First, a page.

WASHINGTON - Attorney General Jeff Sessions is going after legalized marijuana. Sessions is rescinding a policy that had let legalized marijuana flourish without federal intervention across the country.

That's according to two people with direct knowledge of the decision. They were not allowed to publicly discuss it before an announcement expected Thursday and spoke on condition of anonymity.

The move will leave it to U.S. attorneys where pot is legal to decide whether to aggressively enforce federal marijuana law. The move likely will add to confusion about whether it's OK to grow, buy or use marijuana in states where it's legal, since long-standing federal law prohibits it.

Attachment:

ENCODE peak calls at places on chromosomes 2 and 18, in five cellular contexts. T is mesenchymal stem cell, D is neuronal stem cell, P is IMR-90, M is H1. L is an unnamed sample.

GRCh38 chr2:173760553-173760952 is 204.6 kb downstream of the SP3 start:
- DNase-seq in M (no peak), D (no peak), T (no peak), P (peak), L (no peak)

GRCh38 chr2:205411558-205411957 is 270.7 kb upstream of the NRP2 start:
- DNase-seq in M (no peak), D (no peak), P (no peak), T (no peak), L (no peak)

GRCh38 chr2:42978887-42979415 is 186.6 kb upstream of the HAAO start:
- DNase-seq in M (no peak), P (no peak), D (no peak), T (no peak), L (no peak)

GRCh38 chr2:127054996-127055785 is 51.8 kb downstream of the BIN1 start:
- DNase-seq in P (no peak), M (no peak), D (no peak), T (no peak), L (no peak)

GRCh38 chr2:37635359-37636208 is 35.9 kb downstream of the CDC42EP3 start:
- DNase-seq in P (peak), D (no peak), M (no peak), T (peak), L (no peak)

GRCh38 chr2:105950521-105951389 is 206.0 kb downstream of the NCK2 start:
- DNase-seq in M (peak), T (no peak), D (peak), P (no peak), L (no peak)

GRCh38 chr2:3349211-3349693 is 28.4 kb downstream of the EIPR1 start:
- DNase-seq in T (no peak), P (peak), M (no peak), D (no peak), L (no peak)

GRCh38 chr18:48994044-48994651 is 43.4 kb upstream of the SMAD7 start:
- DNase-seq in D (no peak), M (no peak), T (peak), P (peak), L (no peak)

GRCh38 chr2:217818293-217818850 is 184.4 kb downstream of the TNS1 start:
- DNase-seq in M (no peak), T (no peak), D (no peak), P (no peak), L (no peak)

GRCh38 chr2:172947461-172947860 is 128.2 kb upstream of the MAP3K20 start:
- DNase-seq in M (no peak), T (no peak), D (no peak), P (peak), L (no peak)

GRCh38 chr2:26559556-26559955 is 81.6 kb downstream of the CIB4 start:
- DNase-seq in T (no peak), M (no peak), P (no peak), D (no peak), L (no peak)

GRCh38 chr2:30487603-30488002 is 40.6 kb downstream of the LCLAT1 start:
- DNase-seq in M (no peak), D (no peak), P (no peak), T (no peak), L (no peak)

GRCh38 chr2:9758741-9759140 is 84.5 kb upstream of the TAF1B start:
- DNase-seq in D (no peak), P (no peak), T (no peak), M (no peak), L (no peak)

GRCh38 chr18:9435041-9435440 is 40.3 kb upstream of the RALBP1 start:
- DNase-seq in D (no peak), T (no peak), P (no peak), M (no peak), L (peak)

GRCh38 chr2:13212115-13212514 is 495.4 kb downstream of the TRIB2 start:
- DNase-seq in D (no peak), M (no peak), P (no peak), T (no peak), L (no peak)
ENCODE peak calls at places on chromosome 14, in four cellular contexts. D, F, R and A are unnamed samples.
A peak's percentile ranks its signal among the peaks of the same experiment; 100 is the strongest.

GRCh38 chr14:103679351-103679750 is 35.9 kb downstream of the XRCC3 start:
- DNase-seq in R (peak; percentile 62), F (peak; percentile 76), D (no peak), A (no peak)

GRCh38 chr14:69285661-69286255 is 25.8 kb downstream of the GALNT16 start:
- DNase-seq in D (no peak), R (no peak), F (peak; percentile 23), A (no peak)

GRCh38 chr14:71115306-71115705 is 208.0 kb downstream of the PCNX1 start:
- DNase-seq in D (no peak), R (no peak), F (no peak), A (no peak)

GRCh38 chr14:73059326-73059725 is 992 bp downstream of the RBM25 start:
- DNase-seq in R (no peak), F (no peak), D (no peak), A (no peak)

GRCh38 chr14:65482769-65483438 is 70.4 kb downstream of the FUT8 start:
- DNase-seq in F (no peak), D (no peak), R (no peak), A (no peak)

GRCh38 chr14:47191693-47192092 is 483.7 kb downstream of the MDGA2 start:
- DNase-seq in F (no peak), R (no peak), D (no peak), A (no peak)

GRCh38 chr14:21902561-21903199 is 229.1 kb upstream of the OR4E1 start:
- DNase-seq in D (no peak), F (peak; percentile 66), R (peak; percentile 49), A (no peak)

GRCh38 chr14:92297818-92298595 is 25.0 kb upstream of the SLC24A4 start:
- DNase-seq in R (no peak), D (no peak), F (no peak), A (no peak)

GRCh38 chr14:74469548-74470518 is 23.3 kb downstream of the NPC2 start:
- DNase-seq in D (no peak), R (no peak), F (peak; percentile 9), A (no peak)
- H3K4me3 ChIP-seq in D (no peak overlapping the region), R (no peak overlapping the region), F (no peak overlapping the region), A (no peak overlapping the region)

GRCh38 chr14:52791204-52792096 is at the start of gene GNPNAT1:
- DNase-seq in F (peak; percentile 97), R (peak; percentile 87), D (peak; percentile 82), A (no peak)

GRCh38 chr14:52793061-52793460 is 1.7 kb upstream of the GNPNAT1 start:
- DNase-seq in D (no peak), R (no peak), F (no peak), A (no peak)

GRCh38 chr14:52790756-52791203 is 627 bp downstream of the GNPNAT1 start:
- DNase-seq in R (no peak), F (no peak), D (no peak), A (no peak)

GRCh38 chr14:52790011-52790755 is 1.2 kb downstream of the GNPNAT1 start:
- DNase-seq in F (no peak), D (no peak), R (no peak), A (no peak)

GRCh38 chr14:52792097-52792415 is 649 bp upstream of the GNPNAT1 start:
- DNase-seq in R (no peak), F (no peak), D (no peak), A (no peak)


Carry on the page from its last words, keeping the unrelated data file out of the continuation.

The decision comes days after California began selling recreational marijuana. Today, 29 states have adopted medical marijuana laws. In 2012, Colorado and Washington became the first states to legalize recreational marijuana, and since then, five more states have passed recreational marijuana laws, including Massachusetts, where retail sales are scheduled to begin in July.

This would be a departure from the Obama administration's policy, which issued guidance in 2013 that it would not interfere in state and local initiatives to legalize marijuana, as long as they didn't interfere with federal law enforcement priorities.

Sessions compares marijuana to heroin and blames it for spikes in violence.

The Associated Press contributed to this report.